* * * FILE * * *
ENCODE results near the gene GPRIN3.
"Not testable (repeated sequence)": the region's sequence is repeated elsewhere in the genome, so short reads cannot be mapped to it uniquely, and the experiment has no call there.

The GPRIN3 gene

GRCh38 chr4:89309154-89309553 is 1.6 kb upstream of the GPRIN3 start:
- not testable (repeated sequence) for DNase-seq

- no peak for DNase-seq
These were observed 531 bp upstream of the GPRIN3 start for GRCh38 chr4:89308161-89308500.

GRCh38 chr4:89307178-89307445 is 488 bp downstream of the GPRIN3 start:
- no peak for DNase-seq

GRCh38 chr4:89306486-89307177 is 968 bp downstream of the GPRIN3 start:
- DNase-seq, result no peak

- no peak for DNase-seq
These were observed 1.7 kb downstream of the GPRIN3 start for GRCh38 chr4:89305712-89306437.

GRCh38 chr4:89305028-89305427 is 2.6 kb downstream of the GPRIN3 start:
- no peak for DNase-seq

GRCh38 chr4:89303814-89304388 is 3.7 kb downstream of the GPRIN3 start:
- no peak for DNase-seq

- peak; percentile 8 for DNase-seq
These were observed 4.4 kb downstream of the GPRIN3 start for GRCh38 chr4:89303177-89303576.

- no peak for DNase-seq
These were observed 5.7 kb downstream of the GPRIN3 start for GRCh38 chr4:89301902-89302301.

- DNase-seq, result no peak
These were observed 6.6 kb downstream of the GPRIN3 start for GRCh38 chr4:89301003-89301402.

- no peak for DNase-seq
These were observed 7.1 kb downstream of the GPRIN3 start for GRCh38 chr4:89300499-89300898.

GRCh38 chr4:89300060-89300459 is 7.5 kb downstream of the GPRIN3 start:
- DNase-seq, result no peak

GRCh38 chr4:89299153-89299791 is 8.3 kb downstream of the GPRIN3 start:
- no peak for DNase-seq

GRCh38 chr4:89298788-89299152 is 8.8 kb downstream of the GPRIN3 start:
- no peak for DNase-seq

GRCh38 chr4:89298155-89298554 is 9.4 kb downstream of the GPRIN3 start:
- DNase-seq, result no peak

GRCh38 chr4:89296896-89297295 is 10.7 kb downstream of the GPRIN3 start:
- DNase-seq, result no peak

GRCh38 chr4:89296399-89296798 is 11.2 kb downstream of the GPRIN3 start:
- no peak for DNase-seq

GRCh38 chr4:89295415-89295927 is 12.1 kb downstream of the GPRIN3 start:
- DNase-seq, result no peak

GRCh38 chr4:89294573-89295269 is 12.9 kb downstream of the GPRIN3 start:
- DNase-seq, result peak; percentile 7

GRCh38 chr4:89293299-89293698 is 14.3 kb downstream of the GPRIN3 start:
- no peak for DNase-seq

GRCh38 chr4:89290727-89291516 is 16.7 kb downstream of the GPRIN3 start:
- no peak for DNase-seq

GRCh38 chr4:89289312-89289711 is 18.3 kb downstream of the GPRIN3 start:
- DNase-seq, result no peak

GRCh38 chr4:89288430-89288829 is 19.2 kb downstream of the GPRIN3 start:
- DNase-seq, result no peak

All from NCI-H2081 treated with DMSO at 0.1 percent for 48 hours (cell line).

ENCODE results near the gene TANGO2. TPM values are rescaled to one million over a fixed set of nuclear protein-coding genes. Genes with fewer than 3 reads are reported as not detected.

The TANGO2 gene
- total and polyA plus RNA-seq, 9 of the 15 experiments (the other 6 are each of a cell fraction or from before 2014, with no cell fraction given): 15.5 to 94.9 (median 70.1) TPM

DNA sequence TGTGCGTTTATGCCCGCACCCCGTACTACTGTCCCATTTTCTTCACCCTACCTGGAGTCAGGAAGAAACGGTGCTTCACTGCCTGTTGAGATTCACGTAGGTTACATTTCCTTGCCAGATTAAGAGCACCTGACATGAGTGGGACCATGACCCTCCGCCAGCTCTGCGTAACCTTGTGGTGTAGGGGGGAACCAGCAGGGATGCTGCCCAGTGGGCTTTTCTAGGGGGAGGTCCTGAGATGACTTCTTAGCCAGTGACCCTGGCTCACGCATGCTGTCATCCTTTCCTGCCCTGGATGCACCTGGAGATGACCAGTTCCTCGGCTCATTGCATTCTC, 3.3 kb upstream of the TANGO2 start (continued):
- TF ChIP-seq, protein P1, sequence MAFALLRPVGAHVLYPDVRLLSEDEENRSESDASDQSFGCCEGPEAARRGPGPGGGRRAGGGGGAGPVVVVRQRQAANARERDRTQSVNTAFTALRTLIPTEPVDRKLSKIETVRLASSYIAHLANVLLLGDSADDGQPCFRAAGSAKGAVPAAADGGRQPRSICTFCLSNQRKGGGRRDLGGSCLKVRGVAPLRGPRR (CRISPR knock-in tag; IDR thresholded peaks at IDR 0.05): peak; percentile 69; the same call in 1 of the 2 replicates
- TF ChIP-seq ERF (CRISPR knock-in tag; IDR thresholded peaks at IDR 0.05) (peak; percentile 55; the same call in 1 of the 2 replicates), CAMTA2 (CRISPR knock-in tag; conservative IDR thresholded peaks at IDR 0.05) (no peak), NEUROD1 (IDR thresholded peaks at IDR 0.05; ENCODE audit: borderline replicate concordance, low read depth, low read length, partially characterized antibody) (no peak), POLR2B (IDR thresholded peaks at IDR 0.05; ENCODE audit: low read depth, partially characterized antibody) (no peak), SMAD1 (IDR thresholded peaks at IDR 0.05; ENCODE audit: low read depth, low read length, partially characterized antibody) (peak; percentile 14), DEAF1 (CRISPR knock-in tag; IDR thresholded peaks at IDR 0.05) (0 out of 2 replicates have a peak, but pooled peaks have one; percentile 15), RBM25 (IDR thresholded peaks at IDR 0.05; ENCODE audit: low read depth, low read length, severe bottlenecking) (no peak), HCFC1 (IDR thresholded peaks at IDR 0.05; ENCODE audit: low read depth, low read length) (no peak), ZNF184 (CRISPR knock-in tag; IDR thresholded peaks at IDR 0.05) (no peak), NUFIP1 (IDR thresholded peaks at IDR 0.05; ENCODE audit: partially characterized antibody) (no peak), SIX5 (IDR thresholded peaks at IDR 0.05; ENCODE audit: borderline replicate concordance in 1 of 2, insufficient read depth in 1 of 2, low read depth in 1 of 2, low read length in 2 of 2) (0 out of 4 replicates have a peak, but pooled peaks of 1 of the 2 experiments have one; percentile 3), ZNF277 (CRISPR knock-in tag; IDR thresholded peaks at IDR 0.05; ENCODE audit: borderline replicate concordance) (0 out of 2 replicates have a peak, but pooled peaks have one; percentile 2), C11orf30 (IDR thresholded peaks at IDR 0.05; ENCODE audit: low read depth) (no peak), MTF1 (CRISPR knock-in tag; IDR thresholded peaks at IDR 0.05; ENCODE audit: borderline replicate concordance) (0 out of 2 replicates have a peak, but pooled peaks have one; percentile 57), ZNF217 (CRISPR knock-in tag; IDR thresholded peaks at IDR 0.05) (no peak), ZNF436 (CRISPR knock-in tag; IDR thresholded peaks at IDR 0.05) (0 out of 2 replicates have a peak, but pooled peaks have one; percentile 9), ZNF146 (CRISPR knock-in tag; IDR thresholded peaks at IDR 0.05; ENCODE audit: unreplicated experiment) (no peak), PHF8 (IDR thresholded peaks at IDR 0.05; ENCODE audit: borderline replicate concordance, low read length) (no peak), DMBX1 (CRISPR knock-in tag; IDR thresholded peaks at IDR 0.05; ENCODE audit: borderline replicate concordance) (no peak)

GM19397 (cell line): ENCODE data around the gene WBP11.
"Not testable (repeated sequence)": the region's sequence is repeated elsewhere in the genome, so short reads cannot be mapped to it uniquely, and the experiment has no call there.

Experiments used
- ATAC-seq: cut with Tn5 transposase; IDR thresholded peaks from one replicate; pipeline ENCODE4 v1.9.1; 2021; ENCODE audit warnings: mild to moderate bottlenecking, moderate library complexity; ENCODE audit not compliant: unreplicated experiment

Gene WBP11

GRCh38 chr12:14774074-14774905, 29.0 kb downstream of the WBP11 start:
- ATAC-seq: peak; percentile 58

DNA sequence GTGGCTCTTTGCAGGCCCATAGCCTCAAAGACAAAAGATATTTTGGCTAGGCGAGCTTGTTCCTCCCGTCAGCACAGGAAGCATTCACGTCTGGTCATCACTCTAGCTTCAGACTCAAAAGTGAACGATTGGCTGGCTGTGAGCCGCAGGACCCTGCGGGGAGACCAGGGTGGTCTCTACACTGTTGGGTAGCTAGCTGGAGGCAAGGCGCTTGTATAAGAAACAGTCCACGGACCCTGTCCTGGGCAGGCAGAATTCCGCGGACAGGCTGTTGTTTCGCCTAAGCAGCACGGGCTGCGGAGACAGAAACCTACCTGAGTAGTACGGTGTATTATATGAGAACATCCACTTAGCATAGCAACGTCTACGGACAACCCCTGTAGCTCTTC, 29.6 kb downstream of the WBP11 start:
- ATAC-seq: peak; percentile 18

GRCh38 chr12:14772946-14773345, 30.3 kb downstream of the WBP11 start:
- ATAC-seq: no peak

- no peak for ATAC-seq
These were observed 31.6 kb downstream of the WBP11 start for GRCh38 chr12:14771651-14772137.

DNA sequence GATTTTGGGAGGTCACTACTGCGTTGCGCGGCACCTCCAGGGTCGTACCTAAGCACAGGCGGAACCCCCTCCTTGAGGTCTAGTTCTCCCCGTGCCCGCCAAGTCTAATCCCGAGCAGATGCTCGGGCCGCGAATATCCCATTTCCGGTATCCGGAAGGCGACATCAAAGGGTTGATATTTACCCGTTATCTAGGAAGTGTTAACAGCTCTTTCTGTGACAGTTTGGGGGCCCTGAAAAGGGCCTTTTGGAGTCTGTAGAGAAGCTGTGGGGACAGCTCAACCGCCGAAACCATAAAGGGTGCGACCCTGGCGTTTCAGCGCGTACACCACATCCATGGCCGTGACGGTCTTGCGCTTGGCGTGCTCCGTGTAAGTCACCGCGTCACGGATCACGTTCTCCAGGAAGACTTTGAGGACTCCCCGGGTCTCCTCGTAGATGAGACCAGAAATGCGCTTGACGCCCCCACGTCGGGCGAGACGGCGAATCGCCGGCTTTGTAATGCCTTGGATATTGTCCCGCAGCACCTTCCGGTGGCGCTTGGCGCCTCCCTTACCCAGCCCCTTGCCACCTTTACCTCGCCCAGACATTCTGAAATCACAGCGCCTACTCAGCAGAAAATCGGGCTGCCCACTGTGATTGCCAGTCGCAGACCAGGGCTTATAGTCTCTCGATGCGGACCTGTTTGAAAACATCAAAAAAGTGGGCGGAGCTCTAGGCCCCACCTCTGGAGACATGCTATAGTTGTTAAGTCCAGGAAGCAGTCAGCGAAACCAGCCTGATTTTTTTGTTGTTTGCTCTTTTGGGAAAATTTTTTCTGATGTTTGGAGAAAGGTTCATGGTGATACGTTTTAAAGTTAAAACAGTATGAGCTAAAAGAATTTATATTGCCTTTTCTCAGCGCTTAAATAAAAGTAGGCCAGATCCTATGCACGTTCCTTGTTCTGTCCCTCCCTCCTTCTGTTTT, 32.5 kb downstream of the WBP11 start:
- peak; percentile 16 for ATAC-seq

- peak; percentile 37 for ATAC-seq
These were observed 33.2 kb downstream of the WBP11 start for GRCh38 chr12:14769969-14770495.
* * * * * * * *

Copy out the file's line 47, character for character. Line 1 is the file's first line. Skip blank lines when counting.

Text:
- DNase-seq, result no peak